Space-based information provides a powerful platform to develop monitoring of both environment and security concerns and to support analysis of individual issues and their inter- relationships. A number of competing and complementary space-systems initiatives, which could be configured to provide monitoring and information services, are in the definition phase.

A Global Monitoring for Environment and Security (GMES) initiative should provide the common link between Europe's political requirements on the one hand, and the advanced technical and operational capabilities provided by observation satellites on the other. The definition of European environmental and security information requirements within the broad scope of GMES could create a strong enough political momentum to streamline various- ESA, national, bi-lateral - satellite initiatives and projects in Europe. At the same time it will be necessary to identify gaps and to mobilise resources for new initiatives related to the exploitation of space-based information and establish a move towards effective co-ordination and an overall coherent plan of action.

Preparatory activities within GMES have brought together representatives of the Commission, ESA, national space agencies, Eumetsat and industry with the aim to establish a rationale for acquiring independent access to space-based information. This can only come about through co-operation between all European actors, addressing:

* political aspects driven by environment, security and research policies, but also including input from EU policies for enlargement, external relations, humanitarian aid and development of third countries;

* technical aspects - which will involve seeking a common orientation on issues related to the identification of information products on the environment, collection of space-based data, information processing and distribution, and ensuring the appropriate satellite infrastructure;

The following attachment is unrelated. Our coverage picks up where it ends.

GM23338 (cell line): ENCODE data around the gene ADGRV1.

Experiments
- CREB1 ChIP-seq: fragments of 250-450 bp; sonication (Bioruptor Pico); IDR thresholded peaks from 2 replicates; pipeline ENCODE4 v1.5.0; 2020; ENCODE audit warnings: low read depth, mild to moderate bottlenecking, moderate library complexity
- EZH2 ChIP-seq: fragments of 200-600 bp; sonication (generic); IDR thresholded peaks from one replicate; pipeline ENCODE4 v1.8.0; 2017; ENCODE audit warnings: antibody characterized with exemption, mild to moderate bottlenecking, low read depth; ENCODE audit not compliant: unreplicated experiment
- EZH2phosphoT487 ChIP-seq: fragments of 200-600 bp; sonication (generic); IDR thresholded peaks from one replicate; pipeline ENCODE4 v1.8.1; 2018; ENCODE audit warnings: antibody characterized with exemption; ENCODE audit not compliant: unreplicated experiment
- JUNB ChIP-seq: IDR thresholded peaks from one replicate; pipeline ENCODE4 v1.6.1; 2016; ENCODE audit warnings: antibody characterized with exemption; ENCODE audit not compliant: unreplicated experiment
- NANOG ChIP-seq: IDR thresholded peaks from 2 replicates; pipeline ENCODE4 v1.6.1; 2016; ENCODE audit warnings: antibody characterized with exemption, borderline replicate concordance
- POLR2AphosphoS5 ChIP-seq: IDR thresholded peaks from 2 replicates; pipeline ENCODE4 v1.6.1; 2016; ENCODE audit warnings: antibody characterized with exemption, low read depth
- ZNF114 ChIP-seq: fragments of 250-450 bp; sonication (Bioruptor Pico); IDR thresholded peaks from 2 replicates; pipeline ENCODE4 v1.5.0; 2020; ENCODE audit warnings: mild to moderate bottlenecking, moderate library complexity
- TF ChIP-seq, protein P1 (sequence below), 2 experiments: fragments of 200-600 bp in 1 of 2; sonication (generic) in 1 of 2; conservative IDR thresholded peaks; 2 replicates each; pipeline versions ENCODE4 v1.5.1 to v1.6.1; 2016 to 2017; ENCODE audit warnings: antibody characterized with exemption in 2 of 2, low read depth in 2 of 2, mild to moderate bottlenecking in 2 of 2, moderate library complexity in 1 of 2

* institutional/organisational aspects to examine the possibilities of task sharing between the players in Europe and in the international arena, including economic aspects regarding the opportunities offered by a public/private partnership.

Three concrete themes for initiating the practical aspects of the development of such an initiative have been identified:

* global change,

* environmental stress, and

* natural and man-made disasters.

The framework embraces both the information needs of horizontal thematic concerns (e.g. water), and policy concerns (e.g. security in terms of the general welfare of the European citizens.

The complexity of the issue calls for a concrete initiative, building on the preparatory activities, to bring all actors together to ensure that Europe develops a coherent approach to space-based observation. In the initial phase this joint effort should establish a portfolio of information products and a comprehensive overview of space system initiatives. It should also examine the question of a common mechanism for data and information pooling.

These actions should benefit from the full support of existing programmatic tools of the Commission and ESA and include the active participation of Member States. They should rapidly lead to the formulation of concrete proposals as part of a European action plan.

4.3.4. Common European Security and Defence Policy aspects

The European Council in Helsinki constitutes a major step in the development of the new Common European Security and Defence Policy (CESDP). The formation of a rapid reaction force under the EU's political responsibility has led to the creation of new decision-making structures and calls for an optimisation of Europe's intelligence assets.

To meet the CESDP objectives, the EU should be able to call on a range of military (initially established by the WEU) and civil (established by the EU) means for intelligence gathering and crisis management. The exploitation of dual-use possibilities and the consolidation of Member State plans for communications, intelligence gathering and observation satellites could provide significant benefits. By establishing a focused and policy-driven framework for co-ordinating relevant research and development efforts, GMES can contribute to providing Europe with coherent global observation and monitoring capabilities.